Tuesday, October 13, 2009
The top-floor, corner window is what I look out of when I'm in my bathroom, mostly when I'm hanging laundry or spying. If there was a second floor balcony, this would be a thoroughly typical Haussmann style building. Maybe because it sits along Rue D'Avron, a significant eastern entry and exit of the city, they held off on the low-floor balcony. As ridiculous as it feels to write the following phrase, here are a couple quotes about the Haussmann style from Wikipedia,
"Neighbouring buildings had to have their floors at the same height, and the façades' main lines had to be the same. The use of quarry stone was mandatory along these avenues. Paris started to acquire the features of an immense palace."
Also from Wikipedia, these are the basic guidelines for the Haussmann facade, floor by floor,
"-ground floor and basement with thick, usually street-lateral, load-bearing walls;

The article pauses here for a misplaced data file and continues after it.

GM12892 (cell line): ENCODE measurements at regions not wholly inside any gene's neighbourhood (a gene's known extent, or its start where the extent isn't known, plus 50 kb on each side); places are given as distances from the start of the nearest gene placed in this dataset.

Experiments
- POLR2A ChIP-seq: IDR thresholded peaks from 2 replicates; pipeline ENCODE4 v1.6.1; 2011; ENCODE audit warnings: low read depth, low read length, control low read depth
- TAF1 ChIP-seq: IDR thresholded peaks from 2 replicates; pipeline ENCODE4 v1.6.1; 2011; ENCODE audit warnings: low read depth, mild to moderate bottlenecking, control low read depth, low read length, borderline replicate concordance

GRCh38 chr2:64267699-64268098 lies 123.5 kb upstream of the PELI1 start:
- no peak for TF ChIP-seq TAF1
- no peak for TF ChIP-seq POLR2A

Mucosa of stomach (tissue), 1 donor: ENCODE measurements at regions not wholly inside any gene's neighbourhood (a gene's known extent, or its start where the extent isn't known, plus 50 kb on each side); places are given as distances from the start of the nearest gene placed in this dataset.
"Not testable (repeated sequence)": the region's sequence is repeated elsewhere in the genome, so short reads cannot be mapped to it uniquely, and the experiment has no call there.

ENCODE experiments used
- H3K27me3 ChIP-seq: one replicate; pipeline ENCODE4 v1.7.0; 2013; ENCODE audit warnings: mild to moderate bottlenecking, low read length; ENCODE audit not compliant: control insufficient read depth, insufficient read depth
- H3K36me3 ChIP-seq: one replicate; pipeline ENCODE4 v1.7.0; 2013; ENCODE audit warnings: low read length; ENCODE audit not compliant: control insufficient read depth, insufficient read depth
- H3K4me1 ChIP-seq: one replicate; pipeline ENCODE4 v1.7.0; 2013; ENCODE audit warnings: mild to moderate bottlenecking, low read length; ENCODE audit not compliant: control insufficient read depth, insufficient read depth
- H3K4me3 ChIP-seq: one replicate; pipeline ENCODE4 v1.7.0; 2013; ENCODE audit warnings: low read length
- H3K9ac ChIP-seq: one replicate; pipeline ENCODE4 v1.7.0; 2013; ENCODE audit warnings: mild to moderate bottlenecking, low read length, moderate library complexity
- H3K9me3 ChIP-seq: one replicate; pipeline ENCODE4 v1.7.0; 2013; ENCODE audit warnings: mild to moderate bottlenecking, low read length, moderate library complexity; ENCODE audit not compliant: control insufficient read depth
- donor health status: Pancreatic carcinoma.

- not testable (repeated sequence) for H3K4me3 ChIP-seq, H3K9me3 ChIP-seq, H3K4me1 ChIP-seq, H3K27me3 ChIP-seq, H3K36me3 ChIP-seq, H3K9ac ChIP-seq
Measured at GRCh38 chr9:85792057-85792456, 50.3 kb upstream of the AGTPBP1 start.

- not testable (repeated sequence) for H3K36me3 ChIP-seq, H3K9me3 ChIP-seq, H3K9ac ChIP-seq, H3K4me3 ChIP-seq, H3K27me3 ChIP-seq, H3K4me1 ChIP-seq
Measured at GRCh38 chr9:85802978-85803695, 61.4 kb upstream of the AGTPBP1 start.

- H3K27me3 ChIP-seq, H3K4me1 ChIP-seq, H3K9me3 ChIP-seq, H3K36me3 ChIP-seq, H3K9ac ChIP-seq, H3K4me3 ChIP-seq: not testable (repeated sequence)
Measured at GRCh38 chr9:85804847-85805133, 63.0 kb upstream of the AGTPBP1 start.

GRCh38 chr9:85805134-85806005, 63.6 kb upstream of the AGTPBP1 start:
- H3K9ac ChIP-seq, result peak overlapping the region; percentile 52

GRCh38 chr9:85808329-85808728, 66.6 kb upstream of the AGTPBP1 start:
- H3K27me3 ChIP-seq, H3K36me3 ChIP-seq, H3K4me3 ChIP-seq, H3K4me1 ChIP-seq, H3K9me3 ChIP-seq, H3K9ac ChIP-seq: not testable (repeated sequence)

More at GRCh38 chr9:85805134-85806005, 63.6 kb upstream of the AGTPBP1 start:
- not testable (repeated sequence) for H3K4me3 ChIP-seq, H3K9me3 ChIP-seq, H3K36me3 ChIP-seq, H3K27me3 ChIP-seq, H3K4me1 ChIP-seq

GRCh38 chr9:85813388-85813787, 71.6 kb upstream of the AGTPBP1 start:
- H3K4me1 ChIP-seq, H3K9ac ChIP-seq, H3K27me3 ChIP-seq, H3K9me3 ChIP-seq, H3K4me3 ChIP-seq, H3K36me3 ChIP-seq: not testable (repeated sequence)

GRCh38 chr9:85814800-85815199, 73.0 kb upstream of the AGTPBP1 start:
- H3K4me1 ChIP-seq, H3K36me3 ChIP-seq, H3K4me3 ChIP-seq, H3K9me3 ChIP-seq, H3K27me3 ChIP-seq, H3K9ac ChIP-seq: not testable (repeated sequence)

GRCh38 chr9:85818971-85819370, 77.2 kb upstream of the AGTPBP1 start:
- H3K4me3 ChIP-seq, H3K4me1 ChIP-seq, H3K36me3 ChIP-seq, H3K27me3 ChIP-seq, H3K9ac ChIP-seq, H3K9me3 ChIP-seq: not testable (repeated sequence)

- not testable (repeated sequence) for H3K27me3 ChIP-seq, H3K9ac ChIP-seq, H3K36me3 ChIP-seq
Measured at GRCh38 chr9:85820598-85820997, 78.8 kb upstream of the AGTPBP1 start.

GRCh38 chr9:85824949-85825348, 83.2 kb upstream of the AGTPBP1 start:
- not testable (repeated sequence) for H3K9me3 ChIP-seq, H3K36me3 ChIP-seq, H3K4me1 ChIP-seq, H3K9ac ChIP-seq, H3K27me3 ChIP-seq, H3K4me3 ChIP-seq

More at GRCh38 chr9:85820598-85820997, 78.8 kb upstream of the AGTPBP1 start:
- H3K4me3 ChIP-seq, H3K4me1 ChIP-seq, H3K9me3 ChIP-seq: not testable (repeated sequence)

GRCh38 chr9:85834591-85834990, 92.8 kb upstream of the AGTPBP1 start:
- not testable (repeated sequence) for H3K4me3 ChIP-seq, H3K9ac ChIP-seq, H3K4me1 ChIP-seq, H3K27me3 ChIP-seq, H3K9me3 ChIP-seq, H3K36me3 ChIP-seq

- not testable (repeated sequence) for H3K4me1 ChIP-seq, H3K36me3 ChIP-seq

-second, "noble" floor with one or two balconies;
-third and fourth floors in the same style but with less elaborate stonework around the windows;
-fifth floor with a single, continuous, undecorated balcony
-eaves angled at 45º."
There is a lot to criticize about the Haussmann renovations (disrupting the social order, bowing to the wealthy landowners, etc.), but he and Napoleon III (an elected emperor) managed to disinfect, beautify, and rebuild an entire capital city! I try to imagine the mindset with which one sets out on such a project, and it seems like a combination of insanity, megalomania, social responsibility, trepidation, and fearlessness (both of pissing people off, and of biting off more than you can chew).
(Photo by Molly Tuttle.)